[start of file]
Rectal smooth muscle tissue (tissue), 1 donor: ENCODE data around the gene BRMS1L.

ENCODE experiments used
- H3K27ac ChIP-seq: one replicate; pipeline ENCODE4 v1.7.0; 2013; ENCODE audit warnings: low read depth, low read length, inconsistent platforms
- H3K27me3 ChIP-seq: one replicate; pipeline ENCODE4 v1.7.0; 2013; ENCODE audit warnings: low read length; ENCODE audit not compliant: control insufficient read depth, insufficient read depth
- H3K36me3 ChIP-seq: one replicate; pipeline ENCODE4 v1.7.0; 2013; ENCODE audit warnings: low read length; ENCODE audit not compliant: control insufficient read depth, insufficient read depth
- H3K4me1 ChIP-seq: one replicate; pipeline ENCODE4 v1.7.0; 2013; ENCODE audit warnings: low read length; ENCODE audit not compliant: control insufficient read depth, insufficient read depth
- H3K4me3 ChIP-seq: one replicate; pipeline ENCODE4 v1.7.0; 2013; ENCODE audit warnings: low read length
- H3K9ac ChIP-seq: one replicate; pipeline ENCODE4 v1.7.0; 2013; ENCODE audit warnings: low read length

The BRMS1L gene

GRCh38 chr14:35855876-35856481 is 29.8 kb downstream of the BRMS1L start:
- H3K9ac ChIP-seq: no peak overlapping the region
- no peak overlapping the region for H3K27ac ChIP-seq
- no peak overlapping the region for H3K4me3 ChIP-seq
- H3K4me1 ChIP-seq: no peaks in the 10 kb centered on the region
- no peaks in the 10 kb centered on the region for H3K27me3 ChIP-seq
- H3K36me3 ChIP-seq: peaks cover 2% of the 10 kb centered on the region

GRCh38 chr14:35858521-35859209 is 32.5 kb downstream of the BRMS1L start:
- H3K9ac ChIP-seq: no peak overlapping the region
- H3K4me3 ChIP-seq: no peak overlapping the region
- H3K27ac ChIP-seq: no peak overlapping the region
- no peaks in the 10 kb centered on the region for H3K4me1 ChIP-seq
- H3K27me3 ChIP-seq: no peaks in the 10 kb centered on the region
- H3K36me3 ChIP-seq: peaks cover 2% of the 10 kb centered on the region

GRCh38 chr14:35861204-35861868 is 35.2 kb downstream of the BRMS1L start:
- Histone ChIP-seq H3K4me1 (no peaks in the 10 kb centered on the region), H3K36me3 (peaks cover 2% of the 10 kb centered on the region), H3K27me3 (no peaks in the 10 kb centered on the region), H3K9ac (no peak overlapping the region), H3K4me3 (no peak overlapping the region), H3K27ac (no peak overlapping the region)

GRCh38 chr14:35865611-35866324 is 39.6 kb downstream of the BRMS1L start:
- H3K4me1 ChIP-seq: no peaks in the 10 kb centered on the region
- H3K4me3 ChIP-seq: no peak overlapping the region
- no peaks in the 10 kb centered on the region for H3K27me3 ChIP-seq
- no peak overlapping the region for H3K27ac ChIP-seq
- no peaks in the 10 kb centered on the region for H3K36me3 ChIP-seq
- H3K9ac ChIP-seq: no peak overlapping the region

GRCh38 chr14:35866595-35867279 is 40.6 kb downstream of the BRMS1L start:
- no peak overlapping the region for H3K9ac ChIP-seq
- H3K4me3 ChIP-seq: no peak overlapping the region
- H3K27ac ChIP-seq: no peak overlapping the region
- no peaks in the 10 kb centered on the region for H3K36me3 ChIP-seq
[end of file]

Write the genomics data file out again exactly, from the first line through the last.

Rectal smooth muscle tissue (tissue), 1 donor: ENCODE data around the gene BRMS1L.

ENCODE experiments used
- H3K27ac ChIP-seq: one replicate; pipeline ENCODE4 v1.7.0; 2013; ENCODE audit warnings: low read depth, low read length, inconsistent platforms
- H3K27me3 ChIP-seq: one replicate; pipeline ENCODE4 v1.7.0; 2013; ENCODE audit warnings: low read length; ENCODE audit not compliant: control insufficient read depth, insufficient read depth
- H3K36me3 ChIP-seq: one replicate; pipeline ENCODE4 v1.7.0; 2013; ENCODE audit warnings: low read length; ENCODE audit not compliant: control insufficient read depth, insufficient read depth
- H3K4me1 ChIP-seq: one replicate; pipeline ENCODE4 v1.7.0; 2013; ENCODE audit warnings: low read length; ENCODE audit not compliant: control insufficient read depth, insufficient read depth
- H3K4me3 ChIP-seq: one replicate; pipeline ENCODE4 v1.7.0; 2013; ENCODE audit warnings: low read length
- H3K9ac ChIP-seq: one replicate; pipeline ENCODE4 v1.7.0; 2013; ENCODE audit warnings: low read length

The BRMS1L gene

GRCh38 chr14:35855876-35856481 is 29.8 kb downstream of the BRMS1L start:
- H3K9ac ChIP-seq: no peak overlapping the region
- no peak overlapping the region for H3K27ac ChIP-seq
- no peak overlapping the region for H3K4me3 ChIP-seq
- H3K4me1 ChIP-seq: no peaks in the 10 kb centered on the region
- no peaks in the 10 kb centered on the region for H3K27me3 ChIP-seq
- H3K36me3 ChIP-seq: peaks cover 2% of the 10 kb centered on the region

GRCh38 chr14:35858521-35859209 is 32.5 kb downstream of the BRMS1L start:
- H3K9ac ChIP-seq: no peak overlapping the region
- H3K4me3 ChIP-seq: no peak overlapping the region
- H3K27ac ChIP-seq: no peak overlapping the region
- no peaks in the 10 kb centered on the region for H3K4me1 ChIP-seq
- H3K27me3 ChIP-seq: no peaks in the 10 kb centered on the region
- H3K36me3 ChIP-seq: peaks cover 2% of the 10 kb centered on the region

GRCh38 chr14:35861204-35861868 is 35.2 kb downstream of the BRMS1L start:
- Histone ChIP-seq H3K4me1 (no peaks in the 10 kb centered on the region), H3K36me3 (peaks cover 2% of the 10 kb centered on the region), H3K27me3 (no peaks in the 10 kb centered on the region), H3K9ac (no peak overlapping the region), H3K4me3 (no peak overlapping the region), H3K27ac (no peak overlapping the region)

GRCh38 chr14:35865611-35866324 is 39.6 kb downstream of the BRMS1L start:
- H3K4me1 ChIP-seq: no peaks in the 10 kb centered on the region
- H3K4me3 ChIP-seq: no peak overlapping the region
- no peaks in the 10 kb centered on the region for H3K27me3 ChIP-seq
- no peak overlapping the region for H3K27ac ChIP-seq
- no peaks in the 10 kb centered on the region for H3K36me3 ChIP-seq
- H3K9ac ChIP-seq: no peak overlapping the region

GRCh38 chr14:35866595-35867279 is 40.6 kb downstream of the BRMS1L start:
- no peak overlapping the region for H3K9ac ChIP-seq
- H3K4me3 ChIP-seq: no peak overlapping the region
- H3K27ac ChIP-seq: no peak overlapping the region
- no peaks in the 10 kb centered on the region for H3K36me3 ChIP-seq